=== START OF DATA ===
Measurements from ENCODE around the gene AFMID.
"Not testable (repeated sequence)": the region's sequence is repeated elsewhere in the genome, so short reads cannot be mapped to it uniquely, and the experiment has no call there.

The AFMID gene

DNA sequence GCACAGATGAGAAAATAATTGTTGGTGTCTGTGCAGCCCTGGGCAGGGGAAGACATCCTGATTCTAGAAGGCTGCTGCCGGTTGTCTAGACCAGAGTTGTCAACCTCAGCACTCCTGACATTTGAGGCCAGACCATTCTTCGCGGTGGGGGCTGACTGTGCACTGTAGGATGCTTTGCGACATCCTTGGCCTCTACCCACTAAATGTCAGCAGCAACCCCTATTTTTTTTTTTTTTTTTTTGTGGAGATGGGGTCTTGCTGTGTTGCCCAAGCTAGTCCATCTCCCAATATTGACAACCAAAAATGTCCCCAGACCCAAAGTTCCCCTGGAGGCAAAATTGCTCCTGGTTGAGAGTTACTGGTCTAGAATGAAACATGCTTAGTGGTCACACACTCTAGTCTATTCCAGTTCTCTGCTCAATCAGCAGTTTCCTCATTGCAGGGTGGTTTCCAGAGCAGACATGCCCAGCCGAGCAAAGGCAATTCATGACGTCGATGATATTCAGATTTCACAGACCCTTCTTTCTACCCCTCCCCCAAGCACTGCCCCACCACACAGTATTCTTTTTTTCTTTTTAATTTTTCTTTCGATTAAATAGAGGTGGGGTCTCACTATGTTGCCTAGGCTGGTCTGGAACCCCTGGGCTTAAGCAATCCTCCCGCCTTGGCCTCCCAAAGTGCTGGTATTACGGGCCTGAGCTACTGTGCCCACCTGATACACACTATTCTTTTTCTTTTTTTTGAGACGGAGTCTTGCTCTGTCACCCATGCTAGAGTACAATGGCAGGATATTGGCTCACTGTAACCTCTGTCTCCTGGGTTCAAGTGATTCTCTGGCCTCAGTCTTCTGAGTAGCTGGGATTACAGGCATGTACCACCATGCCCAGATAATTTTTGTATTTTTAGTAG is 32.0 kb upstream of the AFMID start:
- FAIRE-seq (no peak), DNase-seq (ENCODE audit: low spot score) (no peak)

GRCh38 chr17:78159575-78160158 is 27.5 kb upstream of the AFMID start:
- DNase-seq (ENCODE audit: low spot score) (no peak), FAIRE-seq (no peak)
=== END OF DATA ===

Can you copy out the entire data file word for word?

Measurements from ENCODE around the gene AFMID.
"Not testable (repeated sequence)": the region's sequence is repeated elsewhere in the genome, so short reads cannot be mapped to it uniquely, and the experiment has no call there.

The AFMID gene

DNA sequence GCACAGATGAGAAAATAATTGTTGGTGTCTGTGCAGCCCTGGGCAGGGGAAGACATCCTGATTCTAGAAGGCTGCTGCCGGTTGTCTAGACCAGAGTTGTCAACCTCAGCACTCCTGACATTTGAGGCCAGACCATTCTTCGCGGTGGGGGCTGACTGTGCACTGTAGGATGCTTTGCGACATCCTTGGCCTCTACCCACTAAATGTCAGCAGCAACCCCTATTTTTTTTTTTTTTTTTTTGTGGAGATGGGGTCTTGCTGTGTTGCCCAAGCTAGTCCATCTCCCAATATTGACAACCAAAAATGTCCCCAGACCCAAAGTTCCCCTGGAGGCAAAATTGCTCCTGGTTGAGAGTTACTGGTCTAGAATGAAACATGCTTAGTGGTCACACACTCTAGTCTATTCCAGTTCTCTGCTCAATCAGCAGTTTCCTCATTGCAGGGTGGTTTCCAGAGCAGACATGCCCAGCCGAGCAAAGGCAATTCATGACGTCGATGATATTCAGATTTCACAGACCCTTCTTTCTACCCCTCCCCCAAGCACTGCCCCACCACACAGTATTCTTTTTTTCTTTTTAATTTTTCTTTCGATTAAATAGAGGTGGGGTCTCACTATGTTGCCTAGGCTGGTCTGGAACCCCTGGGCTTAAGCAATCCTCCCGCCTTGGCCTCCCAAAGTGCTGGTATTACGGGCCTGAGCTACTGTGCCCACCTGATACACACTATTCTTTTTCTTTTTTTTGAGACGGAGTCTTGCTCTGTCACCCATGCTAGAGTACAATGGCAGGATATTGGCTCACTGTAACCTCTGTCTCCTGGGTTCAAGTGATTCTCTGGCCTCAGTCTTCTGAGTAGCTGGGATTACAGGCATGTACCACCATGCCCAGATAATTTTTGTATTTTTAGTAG is 32.0 kb upstream of the AFMID start:
- FAIRE-seq (no peak), DNase-seq (ENCODE audit: low spot score) (no peak)

GRCh38 chr17:78159575-78160158 is 27.5 kb upstream of the AFMID start:
- DNase-seq (ENCODE audit: low spot score) (no peak), FAIRE-seq (no peak)